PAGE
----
• Programmers often use Registry keys as flags. Therefore there are many empty Registry key trees that applications need to search through at run time. This slows performance noticeably. Windows XP caches both empty and non-empty Registry keys to solve this problem.



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File System Architecture and Management

  • Windows XP supports FAT16, FAT32 and NTFS file systems.


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File System Architecture and Management

  • FAT16 – Compatible with most operating systems, including Linux, UNIX, and OS/2.

  • Disadvantages:

    • Fixed number of clusters per partition

    • File names limited to 8 characters

    • Lack of support for compression, security and encryption


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File System Architecture and Management

  • FAT32 – File names can be longer, greater number of clusters per partition.

  • Disadvantages:

    • Clusters are still too large

    • Not compatible with many operating systems

    • Lack of support for compression, security and encryption


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File System Architecture and Management

  • NTFS

    • Capability for security, compression, file names of 255 characters, large volume sizes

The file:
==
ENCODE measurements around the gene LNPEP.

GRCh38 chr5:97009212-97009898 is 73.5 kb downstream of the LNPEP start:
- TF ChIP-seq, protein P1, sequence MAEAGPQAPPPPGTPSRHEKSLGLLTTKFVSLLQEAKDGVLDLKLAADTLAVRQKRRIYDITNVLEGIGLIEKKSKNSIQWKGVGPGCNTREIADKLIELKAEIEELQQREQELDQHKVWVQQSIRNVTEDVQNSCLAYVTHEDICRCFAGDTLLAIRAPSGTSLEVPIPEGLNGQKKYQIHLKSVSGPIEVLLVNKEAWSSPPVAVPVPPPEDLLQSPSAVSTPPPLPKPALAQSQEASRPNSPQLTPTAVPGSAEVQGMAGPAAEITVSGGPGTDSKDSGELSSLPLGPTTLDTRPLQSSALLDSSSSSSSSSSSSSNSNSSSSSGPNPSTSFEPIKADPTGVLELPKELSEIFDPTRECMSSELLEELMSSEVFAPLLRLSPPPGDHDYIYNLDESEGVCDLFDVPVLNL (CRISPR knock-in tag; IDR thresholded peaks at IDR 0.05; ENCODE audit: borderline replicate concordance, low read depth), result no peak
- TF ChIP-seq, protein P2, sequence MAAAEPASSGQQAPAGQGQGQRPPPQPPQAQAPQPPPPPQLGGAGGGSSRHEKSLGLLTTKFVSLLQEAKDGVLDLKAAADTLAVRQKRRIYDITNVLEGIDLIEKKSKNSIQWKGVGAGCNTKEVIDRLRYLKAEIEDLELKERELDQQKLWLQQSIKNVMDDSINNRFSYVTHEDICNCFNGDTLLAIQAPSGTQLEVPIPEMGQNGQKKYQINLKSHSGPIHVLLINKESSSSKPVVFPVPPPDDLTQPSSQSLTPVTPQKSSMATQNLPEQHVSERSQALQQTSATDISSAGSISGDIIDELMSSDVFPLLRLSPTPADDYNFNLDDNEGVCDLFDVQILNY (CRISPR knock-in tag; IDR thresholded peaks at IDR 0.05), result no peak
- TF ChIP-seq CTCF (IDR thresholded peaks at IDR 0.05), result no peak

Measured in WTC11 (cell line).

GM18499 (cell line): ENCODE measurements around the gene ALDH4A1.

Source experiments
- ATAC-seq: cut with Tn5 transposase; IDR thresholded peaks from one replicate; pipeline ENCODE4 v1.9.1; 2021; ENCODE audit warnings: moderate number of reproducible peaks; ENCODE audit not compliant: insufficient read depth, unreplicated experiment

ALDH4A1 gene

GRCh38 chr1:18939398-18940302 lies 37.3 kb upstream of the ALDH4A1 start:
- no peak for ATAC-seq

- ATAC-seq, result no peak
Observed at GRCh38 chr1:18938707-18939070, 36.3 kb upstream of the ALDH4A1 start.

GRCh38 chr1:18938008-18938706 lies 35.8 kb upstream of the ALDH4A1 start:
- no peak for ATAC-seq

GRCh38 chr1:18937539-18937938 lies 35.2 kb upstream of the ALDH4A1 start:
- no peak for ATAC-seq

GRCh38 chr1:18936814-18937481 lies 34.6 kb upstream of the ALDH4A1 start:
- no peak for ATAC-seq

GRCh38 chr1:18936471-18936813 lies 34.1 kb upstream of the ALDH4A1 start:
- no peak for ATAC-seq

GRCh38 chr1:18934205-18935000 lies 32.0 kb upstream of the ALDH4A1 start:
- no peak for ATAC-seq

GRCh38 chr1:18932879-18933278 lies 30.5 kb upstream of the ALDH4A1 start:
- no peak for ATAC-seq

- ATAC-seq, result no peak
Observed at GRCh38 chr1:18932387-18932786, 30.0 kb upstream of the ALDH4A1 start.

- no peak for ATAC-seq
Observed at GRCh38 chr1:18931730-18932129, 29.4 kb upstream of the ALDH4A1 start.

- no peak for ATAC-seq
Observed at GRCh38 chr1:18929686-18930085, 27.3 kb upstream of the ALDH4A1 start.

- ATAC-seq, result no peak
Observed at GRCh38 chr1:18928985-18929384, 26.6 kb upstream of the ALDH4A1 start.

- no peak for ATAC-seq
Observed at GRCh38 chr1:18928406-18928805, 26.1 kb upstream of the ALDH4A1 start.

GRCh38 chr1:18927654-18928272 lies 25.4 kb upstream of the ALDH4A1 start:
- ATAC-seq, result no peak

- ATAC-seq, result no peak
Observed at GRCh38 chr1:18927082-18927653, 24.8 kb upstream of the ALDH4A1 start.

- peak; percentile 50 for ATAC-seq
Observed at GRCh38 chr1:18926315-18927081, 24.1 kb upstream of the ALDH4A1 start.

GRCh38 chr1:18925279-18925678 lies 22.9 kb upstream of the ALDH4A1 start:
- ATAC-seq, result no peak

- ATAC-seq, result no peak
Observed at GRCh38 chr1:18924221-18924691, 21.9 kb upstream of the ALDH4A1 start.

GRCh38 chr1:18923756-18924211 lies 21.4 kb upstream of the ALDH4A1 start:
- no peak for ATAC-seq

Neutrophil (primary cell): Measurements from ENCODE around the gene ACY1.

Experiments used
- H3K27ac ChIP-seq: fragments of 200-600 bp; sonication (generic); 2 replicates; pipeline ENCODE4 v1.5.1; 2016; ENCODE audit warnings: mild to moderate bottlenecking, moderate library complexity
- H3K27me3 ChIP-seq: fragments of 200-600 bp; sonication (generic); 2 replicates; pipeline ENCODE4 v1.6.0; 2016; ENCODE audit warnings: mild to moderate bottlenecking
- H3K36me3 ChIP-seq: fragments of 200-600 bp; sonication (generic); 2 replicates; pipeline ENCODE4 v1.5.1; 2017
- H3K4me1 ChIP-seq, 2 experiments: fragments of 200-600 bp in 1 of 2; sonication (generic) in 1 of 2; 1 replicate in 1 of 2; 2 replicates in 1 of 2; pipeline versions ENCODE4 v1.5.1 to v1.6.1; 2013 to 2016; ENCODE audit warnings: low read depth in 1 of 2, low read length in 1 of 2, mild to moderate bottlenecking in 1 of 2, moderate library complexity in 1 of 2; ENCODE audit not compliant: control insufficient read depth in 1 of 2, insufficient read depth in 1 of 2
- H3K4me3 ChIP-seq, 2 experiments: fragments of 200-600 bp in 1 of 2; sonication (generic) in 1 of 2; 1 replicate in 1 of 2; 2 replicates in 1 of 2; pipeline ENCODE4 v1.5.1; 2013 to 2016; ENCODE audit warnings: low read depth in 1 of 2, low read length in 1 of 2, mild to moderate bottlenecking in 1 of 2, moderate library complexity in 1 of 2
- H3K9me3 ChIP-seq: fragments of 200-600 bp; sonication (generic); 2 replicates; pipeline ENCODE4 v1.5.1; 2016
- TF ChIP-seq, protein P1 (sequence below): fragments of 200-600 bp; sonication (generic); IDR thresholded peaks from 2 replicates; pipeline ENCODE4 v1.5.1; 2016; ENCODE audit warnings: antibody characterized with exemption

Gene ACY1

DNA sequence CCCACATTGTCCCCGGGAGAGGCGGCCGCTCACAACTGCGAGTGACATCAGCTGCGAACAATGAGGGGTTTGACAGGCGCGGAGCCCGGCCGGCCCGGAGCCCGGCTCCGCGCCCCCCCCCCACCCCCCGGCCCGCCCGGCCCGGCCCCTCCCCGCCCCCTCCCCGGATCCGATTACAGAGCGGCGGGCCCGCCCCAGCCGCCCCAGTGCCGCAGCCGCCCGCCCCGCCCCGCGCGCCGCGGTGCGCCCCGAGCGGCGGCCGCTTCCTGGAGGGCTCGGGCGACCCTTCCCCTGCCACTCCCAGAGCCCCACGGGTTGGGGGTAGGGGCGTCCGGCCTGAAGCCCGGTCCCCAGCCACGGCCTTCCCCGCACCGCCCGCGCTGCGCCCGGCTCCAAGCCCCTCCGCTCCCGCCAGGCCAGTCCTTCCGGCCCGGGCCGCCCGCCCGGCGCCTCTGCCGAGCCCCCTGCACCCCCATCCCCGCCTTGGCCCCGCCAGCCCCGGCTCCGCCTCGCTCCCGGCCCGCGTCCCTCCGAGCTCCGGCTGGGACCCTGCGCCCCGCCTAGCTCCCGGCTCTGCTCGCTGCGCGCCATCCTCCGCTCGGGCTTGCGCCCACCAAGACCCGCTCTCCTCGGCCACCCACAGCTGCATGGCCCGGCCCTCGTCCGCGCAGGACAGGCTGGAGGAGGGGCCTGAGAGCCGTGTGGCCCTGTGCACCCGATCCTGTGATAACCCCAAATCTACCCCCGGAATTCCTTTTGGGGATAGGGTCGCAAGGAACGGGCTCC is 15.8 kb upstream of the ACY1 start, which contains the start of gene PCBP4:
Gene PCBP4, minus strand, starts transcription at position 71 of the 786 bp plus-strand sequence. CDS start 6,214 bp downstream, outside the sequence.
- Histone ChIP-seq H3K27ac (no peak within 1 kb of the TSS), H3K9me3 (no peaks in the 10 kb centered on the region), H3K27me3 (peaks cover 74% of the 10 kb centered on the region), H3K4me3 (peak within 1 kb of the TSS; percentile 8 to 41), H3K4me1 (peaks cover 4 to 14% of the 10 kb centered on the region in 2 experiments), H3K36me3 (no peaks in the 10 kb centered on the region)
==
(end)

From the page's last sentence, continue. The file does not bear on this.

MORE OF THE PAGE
• Architecture:

    • The first block of information on an NTFS volume is the Volume Boot Sector. It holds 2 primary structures:

      • BIOS Parameter Block – Contains fundamental information about the volume.

      • Volume Boot Code – A small block of code that tells the system how to load the operating system. This code has often been the target of virus writers. Windows XP retains tight control over disk access routines to prevent boot code viruses from spreading.


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File System Architecture and Management

  • Architecture (cont.):

    • Metadata files contain internal data about the files stored on a volume. They are automatically created when the volume is formatted, placed at the beginning of the volume, and hidden from users.

    • The most important metadata file is the Master File Table (MFT). It works like a relational database, storing information about every file and directory stored on a volume.